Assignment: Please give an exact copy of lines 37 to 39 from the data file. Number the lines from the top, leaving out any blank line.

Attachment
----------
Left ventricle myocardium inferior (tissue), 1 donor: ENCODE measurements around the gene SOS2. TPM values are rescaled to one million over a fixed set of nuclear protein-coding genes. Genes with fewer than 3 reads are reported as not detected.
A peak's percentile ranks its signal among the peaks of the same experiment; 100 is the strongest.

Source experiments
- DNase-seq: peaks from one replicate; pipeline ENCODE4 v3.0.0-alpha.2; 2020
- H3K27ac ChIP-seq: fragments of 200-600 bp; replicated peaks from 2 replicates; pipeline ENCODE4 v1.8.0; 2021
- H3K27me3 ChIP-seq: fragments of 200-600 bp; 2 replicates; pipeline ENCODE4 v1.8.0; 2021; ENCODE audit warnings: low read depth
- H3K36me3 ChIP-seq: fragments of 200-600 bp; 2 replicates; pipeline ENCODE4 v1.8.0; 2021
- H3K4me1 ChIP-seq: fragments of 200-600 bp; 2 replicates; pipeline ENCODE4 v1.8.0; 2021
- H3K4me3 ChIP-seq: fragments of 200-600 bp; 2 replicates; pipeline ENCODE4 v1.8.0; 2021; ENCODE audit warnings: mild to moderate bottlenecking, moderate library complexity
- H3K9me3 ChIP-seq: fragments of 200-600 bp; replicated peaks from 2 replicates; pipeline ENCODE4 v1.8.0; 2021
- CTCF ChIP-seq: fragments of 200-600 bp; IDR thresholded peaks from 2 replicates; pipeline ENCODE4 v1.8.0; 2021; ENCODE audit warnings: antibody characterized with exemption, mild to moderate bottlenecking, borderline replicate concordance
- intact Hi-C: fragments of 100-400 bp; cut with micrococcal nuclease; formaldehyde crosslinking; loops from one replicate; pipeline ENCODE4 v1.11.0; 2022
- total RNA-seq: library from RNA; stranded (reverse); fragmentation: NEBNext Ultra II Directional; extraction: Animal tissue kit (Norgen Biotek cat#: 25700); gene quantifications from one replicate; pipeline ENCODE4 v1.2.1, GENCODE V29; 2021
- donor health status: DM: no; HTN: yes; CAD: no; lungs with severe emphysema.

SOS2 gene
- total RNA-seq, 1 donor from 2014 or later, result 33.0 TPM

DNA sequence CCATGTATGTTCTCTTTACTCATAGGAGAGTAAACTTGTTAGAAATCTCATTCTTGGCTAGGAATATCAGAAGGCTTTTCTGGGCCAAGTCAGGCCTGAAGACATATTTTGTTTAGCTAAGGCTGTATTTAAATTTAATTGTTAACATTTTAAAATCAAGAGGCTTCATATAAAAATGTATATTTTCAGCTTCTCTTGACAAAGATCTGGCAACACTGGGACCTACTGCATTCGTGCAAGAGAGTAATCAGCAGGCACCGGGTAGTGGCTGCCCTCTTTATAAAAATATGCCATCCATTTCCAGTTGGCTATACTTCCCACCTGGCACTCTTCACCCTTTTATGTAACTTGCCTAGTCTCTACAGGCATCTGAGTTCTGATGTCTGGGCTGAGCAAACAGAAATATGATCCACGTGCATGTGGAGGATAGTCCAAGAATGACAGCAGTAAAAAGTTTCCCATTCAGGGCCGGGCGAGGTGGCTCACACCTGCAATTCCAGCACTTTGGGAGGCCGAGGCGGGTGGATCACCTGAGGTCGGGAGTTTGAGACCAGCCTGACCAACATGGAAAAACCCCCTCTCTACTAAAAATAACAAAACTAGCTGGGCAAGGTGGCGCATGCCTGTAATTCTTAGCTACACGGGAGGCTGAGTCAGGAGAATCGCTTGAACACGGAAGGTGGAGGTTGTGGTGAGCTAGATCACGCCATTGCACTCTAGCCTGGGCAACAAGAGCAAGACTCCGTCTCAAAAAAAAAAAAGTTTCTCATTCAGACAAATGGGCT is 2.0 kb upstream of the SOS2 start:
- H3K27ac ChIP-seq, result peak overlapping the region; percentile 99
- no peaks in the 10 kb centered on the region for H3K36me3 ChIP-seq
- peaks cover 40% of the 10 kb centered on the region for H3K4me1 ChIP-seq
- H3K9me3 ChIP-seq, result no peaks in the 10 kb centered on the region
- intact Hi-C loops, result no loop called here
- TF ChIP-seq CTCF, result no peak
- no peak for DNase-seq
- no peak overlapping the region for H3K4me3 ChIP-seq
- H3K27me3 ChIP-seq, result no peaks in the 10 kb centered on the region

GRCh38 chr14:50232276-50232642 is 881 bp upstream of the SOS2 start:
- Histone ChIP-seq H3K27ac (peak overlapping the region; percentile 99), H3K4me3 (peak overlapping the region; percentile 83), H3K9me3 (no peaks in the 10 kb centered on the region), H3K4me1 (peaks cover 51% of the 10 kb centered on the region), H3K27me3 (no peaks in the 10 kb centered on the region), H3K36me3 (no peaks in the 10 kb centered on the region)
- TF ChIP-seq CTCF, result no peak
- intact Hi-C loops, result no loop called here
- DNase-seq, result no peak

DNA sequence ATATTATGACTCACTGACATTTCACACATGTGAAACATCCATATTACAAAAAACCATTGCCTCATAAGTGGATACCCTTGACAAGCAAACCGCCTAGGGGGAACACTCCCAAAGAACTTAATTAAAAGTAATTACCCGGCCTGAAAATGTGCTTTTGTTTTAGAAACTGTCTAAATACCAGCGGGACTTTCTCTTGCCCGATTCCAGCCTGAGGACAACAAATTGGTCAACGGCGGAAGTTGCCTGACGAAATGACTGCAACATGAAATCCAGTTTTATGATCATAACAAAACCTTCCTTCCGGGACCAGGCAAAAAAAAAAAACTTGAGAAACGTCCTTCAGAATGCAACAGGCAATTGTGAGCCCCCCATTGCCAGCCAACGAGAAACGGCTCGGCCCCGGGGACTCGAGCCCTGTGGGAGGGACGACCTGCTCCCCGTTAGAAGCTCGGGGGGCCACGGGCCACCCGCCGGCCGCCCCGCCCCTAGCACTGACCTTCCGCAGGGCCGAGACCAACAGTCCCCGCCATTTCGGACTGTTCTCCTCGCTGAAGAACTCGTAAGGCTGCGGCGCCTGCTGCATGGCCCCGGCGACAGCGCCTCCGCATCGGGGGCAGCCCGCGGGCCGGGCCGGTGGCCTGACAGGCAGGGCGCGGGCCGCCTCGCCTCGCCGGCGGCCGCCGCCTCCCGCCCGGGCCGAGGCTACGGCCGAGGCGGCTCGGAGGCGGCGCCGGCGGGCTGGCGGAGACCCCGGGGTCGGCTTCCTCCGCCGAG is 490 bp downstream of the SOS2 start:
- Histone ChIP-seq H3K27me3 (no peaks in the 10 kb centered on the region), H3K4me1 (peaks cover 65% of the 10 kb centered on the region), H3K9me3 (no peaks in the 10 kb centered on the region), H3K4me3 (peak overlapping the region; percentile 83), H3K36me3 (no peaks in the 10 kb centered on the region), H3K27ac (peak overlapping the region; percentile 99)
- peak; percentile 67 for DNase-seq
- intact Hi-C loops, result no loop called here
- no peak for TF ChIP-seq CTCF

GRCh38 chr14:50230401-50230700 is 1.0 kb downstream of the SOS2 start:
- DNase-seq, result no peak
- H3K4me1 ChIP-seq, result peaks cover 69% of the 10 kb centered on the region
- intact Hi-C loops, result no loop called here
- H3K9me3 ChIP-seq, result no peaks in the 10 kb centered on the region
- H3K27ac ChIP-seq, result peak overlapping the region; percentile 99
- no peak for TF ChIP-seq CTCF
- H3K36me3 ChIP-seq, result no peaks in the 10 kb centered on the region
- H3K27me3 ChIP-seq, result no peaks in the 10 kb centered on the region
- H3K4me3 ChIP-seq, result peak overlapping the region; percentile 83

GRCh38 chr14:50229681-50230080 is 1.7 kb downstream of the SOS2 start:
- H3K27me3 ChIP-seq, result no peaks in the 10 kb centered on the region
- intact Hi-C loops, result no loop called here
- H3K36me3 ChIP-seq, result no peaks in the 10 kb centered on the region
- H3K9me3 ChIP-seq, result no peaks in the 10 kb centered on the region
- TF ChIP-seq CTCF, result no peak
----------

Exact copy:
GRCh38 chr14:50230401-50230700 is 1.0 kb downstream of the SOS2 start:
- DNase-seq, result no peak
- H3K4me1 ChIP-seq, result peaks cover 69% of the 10 kb centered on the region